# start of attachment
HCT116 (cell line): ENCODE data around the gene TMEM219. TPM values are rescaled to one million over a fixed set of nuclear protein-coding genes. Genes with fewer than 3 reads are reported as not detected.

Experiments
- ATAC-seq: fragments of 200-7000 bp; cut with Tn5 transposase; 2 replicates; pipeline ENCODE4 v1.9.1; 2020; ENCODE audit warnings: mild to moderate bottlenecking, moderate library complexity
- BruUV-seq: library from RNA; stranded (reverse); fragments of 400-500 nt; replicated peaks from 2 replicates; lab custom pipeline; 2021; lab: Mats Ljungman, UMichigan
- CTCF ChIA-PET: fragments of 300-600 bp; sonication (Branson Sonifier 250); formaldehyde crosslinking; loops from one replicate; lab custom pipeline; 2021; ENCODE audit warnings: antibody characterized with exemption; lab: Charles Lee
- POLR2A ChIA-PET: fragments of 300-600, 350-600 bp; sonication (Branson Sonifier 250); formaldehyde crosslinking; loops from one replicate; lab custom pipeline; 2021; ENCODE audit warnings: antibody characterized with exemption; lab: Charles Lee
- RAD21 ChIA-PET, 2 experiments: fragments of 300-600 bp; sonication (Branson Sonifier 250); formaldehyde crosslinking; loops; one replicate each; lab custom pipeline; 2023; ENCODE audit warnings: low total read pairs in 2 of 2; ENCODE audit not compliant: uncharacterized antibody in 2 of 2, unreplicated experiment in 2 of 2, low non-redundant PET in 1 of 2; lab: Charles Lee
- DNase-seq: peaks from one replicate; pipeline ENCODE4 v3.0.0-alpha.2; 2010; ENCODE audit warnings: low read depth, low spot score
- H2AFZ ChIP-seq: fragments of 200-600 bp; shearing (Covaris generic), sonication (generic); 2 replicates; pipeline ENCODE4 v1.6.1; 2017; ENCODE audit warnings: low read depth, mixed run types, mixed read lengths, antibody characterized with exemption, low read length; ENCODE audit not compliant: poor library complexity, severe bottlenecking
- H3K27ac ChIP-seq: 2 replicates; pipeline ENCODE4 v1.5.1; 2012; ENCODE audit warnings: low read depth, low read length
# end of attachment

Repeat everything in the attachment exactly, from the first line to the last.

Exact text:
HCT116 (cell line): ENCODE data around the gene TMEM219. TPM values are rescaled to one million over a fixed set of nuclear protein-coding genes. Genes with fewer than 3 reads are reported as not detected.

Experiments
- ATAC-seq: fragments of 200-7000 bp; cut with Tn5 transposase; 2 replicates; pipeline ENCODE4 v1.9.1; 2020; ENCODE audit warnings: mild to moderate bottlenecking, moderate library complexity
- BruUV-seq: library from RNA; stranded (reverse); fragments of 400-500 nt; replicated peaks from 2 replicates; lab custom pipeline; 2021; lab: Mats Ljungman, UMichigan
- CTCF ChIA-PET: fragments of 300-600 bp; sonication (Branson Sonifier 250); formaldehyde crosslinking; loops from one replicate; lab custom pipeline; 2021; ENCODE audit warnings: antibody characterized with exemption; lab: Charles Lee
- POLR2A ChIA-PET: fragments of 300-600, 350-600 bp; sonication (Branson Sonifier 250); formaldehyde crosslinking; loops from one replicate; lab custom pipeline; 2021; ENCODE audit warnings: antibody characterized with exemption; lab: Charles Lee
- RAD21 ChIA-PET, 2 experiments: fragments of 300-600 bp; sonication (Branson Sonifier 250); formaldehyde crosslinking; loops; one replicate each; lab custom pipeline; 2023; ENCODE audit warnings: low total read pairs in 2 of 2; ENCODE audit not compliant: uncharacterized antibody in 2 of 2, unreplicated experiment in 2 of 2, low non-redundant PET in 1 of 2; lab: Charles Lee
- DNase-seq: peaks from one replicate; pipeline ENCODE4 v3.0.0-alpha.2; 2010; ENCODE audit warnings: low read depth, low spot score
- H2AFZ ChIP-seq: fragments of 200-600 bp; shearing (Covaris generic), sonication (generic); 2 replicates; pipeline ENCODE4 v1.6.1; 2017; ENCODE audit warnings: low read depth, mixed run types, mixed read lengths, antibody characterized with exemption, low read length; ENCODE audit not compliant: poor library complexity, severe bottlenecking
- H3K27ac ChIP-seq: 2 replicates; pipeline ENCODE4 v1.5.1; 2012; ENCODE audit warnings: low read depth, low read length